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An Amplitude-Controlled ZVEX Ringtone

Part I: What and Why?

The ZVEX Ringtone is a unique ring modulation guitar effect. What is ring modulation? In essence, the term describes multiplying two electrical signals together. Multiplication of electrical signals produces harmonics known to nerds as side bands. As the frequency or timbre of either signal changes, so do the resultant harmonics. These harmonics can be interesting for musicians eager to experiment with sound, or to people who like to annoy their neighbors and loved ones. Commercially available ring modulation devices typically multiply an incoming audio signal with another signal generated within the device itself. The self-generated signal can vary wildly with frequency depending on how one sets the controls for the device. What makes the ZVEX Ringtone unique is that it can sequentially step through eight different multiplying frequencies, either automatically or at the push of a foot switch. This opens up a whole new realm for artistic expression.

A friend of mine bought one of these effects, but was unsatisfied with it. He wanted to be able to cycle though the eight different modulations by hitting his guitar strings hard instead of using his foot to push a button or letting the effect step through the eight modulations by itself. This is where I came in.

Part II: How? An Overview

After making a few measurements, I found that the Ringtone's "next step" input accepts a simple 5V positive or negative edge as a trigger.

While I had the Ringtone open, I also found that there would be no way to squeeze additional circuits in the existing enclosure. This meant that any modifications to the effect would need to live in a separate enclosure and be attached somehow to the Ringtone. At a high level, I settled on the block diagram shown in Figure 1 below.

a block diagram of the add-on circuits needed to create the
      amplitude-controlled ringtone

Figure 1. A block diagram of the Amplitude-Controlled ZVEX Ringtone system

The amplitude control circuit would take the guitar signal in and pass that to the Ringtone's normal guitar-signal input jack. Power and ground for the amplitude control circuit would come from the Ringtone to eliminate the requirement for a new power supply. The amplitude control circuit would also pass the control signal to the ZVEX Ringtone on the same cable as the power and ground that comes from it. Finally, the guitar signal leaves the Ringtone and goes on to the next item in the player's signal chain.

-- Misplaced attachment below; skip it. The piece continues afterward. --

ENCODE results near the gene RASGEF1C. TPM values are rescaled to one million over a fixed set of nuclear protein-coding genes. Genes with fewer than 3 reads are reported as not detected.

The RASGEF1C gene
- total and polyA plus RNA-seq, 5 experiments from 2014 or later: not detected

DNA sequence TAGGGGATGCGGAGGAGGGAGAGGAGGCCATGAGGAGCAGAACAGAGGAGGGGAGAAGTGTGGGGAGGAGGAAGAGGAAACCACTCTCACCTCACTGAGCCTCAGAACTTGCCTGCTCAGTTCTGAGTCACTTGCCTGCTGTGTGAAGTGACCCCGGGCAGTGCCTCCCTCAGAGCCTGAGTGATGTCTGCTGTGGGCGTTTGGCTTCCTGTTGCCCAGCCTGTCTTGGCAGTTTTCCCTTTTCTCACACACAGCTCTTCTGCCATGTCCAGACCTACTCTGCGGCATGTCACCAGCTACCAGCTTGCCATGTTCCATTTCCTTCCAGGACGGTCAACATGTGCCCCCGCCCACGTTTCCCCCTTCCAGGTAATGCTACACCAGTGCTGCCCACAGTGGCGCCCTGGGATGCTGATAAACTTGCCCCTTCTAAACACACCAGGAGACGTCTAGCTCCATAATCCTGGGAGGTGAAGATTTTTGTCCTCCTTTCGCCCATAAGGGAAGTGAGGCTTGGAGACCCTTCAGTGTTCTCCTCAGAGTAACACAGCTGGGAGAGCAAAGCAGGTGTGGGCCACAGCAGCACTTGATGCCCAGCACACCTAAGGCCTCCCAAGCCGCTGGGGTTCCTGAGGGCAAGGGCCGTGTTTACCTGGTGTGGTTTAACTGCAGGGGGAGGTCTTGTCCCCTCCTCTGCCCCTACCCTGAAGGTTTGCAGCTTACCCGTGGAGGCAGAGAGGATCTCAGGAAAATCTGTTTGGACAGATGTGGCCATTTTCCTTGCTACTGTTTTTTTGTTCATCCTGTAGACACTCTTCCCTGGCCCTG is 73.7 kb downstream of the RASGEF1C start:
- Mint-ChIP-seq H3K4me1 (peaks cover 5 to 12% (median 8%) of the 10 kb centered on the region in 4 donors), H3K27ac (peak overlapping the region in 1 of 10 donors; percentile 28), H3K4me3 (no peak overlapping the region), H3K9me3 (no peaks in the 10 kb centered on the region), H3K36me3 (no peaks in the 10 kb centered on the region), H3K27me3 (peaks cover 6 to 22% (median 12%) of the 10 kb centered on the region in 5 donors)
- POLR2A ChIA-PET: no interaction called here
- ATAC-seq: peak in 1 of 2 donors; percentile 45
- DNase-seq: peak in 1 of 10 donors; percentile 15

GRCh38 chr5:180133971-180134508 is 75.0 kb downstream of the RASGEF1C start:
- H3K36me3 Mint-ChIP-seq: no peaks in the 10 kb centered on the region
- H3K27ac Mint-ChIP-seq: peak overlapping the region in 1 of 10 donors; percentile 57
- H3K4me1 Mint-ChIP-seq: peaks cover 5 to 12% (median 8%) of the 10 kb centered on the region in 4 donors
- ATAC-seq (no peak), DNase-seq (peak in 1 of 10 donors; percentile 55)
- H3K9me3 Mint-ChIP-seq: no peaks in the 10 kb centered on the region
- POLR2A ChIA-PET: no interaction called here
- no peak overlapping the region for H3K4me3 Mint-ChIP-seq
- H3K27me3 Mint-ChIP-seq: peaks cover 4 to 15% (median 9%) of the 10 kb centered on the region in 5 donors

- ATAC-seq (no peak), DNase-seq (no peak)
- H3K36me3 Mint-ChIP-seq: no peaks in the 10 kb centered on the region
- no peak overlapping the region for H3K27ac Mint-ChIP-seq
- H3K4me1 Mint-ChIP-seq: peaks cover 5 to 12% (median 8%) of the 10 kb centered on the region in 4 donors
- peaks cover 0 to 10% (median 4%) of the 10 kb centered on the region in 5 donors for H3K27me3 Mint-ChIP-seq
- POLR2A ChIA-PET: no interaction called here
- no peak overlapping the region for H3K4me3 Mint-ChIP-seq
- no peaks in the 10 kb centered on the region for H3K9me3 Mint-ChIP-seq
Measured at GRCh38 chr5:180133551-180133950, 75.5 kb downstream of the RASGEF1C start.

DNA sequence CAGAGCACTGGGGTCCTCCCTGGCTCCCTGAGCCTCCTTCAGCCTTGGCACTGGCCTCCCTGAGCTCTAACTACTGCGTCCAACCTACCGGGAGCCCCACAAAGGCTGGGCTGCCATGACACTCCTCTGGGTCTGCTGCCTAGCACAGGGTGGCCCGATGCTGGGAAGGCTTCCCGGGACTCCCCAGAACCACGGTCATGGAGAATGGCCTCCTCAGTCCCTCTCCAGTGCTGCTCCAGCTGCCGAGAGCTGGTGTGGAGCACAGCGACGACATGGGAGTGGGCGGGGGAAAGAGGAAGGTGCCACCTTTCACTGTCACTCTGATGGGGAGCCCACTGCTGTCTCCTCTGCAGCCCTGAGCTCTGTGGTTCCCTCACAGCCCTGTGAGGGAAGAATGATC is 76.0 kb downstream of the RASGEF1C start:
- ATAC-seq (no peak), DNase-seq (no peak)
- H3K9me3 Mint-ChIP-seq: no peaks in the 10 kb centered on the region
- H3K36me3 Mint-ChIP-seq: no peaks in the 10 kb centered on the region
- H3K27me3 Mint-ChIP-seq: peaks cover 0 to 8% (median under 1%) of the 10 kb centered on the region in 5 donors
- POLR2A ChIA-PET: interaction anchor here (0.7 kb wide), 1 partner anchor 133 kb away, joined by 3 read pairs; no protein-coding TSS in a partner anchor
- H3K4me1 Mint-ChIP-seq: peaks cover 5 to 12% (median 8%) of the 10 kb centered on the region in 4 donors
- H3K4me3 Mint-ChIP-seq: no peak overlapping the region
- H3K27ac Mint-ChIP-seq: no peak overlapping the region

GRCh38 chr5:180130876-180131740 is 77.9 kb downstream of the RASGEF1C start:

The next step was to decide what should be inside the "amplitude control circuit" box. How can one measure the volume of an audio signal and convert that information into a binary "loud" or "not loud" signal that controls the ZVEX Ringtone? Thankfully, this is a well-explored problem space with a lot of good solutions. I settled on the design below.

a block diagram of the add-on circuits needed to create the
      amplitude-controlled ringtone

Figure 2. A block diagram of the add-on circuits needed to create the Amplitude-Controlled ZVEX Ringtone

Broadly speaking, the circuits work like this:

  1. The guitar audio is buffered and sent to "guitar audio out," as well as the input of the envelope follower circuit.
  2. The level of the audio input is detected by the envelope-follower circuit. This level, at any point in time, is represented by an analog voltage VPEAK.
  3. The level of the audio signal is compared to a fixed DC voltage VTHRESH with a basic comparator circuit. if VPEAK is greater than VTHRESH, its output is 5V. If VPEAK is less than VTHRESH, then its output is 0V.
  4. A flip flop circuit converts the pulse coming from the comparator circuit into an alternating positive and negative edge that's more appropriate to trigger the Ringtone.


Part III: How? The Circuits

Let's start with the envelope follower. Most popular and simple envelope-follower circuits are terrible. Even circuits from famous guitar audio effects like the Electro-Harmonix Doctor Q or the DOD 440 have poor repeatability and are noisy. This is too bad, as it's not very challenging or costly to make a good envelope-follower circuit.

the envelope follower circuit

Figure 3. The envelope-follower circuit. VREF is about 2.9V.

This circuit is a basic absolute-value circuit driving a capacitor and a large-value resistor in parallel. The absolute-value circuit is able to increase the voltage across the resistor and capacitor (VPEAK), but it cannot decrease that same voltage because of D2. The only way for VPEAK to fall is for charge from the capacitor C4 to flow through the resistor R8 to ground. By choosing the right values for R8 and C4, VPEAK will nicely follow the envelope of any audio signal.

R7 controls the sensitivity or gain of this circuit. Having some adjustment available makes the circuit adaptable to different signal levels. Guitars with active pickups that generate relatively large peak-to-peak signal voltages would need much less gain than guitars with more traditional passive single-coil pickups.

The envelope-follower circuit presented here is certainly more complex than the aforementioned popular implementations, but not by a huge margin. For a few extra components, you gain significantly better performance.

the comparator circuit

Figure 4. The comparator circuit. The LM311 was chosen simply because I had several on hand. VREF is about 2.9V as before.